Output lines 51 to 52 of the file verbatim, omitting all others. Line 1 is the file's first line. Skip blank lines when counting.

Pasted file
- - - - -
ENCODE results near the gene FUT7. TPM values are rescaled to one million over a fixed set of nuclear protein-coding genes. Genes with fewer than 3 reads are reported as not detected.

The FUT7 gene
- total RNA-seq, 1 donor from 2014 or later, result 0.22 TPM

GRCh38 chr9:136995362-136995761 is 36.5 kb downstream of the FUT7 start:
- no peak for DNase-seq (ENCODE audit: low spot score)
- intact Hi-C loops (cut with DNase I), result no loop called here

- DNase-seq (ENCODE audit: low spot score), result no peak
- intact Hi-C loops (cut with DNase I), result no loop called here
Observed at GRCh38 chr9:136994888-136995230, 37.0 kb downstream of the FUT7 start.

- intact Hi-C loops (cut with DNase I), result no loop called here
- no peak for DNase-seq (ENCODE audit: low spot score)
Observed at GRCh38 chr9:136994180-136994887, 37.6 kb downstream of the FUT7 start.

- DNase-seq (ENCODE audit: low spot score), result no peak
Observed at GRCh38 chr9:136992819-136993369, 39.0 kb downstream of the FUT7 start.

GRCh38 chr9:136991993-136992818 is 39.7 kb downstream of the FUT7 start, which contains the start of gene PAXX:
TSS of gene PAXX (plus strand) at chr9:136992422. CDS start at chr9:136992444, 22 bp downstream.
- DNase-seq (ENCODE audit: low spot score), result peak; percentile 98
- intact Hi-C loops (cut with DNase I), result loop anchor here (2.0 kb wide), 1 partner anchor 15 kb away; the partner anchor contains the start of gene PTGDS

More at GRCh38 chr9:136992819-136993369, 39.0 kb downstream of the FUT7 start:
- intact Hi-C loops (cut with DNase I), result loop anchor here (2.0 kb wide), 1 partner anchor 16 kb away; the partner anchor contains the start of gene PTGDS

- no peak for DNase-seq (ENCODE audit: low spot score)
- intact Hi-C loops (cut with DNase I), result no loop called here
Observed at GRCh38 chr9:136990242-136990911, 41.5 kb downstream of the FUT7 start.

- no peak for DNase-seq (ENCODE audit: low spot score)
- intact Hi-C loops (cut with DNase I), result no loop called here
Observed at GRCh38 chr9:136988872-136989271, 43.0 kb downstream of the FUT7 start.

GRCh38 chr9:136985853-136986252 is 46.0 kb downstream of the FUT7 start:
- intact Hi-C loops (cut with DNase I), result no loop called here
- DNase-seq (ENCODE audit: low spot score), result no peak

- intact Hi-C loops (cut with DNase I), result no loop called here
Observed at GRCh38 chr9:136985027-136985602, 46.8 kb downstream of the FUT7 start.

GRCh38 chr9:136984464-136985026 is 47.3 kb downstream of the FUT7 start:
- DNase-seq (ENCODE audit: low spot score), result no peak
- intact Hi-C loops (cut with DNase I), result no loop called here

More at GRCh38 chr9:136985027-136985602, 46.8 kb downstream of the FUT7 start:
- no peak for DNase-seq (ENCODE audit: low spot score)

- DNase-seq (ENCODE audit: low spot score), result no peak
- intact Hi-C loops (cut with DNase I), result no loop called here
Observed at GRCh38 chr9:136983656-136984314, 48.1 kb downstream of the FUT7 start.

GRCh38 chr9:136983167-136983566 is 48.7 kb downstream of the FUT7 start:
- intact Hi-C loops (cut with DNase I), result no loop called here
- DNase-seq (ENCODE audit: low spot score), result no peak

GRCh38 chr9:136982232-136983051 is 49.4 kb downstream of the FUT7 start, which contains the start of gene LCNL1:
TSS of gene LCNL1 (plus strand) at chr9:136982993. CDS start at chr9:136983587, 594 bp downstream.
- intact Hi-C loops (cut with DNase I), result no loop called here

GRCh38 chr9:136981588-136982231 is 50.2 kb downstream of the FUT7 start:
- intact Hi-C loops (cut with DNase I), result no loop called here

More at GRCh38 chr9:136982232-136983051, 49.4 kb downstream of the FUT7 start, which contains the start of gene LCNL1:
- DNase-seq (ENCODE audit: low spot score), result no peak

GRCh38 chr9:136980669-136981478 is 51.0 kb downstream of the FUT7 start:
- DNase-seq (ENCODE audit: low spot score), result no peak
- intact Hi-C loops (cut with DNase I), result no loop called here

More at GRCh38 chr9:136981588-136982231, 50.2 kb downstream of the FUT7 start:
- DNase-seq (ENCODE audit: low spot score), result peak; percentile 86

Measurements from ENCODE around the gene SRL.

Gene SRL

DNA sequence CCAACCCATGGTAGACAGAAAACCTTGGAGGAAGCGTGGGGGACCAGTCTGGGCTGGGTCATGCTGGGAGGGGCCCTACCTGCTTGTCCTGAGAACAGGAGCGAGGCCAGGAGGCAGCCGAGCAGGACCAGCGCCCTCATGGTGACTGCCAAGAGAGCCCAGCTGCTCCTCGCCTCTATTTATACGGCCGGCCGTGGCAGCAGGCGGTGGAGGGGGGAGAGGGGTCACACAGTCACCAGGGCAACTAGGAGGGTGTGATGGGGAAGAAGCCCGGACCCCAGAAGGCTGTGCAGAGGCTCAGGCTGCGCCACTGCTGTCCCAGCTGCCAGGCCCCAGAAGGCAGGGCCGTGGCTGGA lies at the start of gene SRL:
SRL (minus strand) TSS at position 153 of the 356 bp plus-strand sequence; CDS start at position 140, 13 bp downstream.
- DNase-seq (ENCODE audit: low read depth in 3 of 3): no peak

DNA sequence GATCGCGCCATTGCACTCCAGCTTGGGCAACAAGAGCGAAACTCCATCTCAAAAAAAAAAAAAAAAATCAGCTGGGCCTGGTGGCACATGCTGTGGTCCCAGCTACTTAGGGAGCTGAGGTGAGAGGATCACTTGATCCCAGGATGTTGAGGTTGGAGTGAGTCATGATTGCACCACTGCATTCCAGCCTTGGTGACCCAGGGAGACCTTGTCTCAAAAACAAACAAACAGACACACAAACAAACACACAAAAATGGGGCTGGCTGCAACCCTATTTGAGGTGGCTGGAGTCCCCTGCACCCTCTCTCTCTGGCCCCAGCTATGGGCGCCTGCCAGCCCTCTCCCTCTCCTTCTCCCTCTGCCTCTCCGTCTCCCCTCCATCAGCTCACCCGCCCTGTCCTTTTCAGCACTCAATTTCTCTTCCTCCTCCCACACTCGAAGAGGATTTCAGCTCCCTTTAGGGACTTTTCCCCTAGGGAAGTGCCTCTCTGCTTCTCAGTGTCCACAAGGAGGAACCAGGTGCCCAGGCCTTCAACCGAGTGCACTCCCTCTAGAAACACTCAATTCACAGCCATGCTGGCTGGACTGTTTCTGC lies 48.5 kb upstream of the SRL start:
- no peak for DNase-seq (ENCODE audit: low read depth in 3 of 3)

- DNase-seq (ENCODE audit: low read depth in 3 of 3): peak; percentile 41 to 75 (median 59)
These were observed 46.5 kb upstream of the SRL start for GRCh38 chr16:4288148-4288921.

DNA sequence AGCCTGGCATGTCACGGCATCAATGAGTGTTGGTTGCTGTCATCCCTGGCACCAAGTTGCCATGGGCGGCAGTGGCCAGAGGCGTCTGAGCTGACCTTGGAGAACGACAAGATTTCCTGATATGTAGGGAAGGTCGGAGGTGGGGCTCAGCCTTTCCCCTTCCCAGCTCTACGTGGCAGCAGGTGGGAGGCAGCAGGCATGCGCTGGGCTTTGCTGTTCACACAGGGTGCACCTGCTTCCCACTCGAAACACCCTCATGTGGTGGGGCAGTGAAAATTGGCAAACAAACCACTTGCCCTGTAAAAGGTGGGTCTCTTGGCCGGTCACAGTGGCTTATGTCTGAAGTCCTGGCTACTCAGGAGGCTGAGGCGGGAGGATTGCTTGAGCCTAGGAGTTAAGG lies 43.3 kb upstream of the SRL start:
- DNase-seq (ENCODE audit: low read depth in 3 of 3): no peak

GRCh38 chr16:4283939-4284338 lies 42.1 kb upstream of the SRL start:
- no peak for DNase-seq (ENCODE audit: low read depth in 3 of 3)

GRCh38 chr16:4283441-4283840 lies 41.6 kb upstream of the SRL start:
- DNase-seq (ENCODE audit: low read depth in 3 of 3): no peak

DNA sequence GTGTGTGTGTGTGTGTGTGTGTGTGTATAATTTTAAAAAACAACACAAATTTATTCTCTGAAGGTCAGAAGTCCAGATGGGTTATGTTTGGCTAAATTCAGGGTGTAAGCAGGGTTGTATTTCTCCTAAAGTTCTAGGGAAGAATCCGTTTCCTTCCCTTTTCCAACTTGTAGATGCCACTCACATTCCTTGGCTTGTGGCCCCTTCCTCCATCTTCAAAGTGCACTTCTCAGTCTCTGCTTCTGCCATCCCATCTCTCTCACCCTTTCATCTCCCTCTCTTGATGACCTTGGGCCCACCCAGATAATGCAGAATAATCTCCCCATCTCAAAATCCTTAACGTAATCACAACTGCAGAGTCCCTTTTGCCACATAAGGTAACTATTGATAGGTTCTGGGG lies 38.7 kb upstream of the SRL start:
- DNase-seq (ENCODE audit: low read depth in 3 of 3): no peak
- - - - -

- DNase-seq (ENCODE audit: low spot score), result no peak
- intact Hi-C loops (cut with DNase I), result no loop called here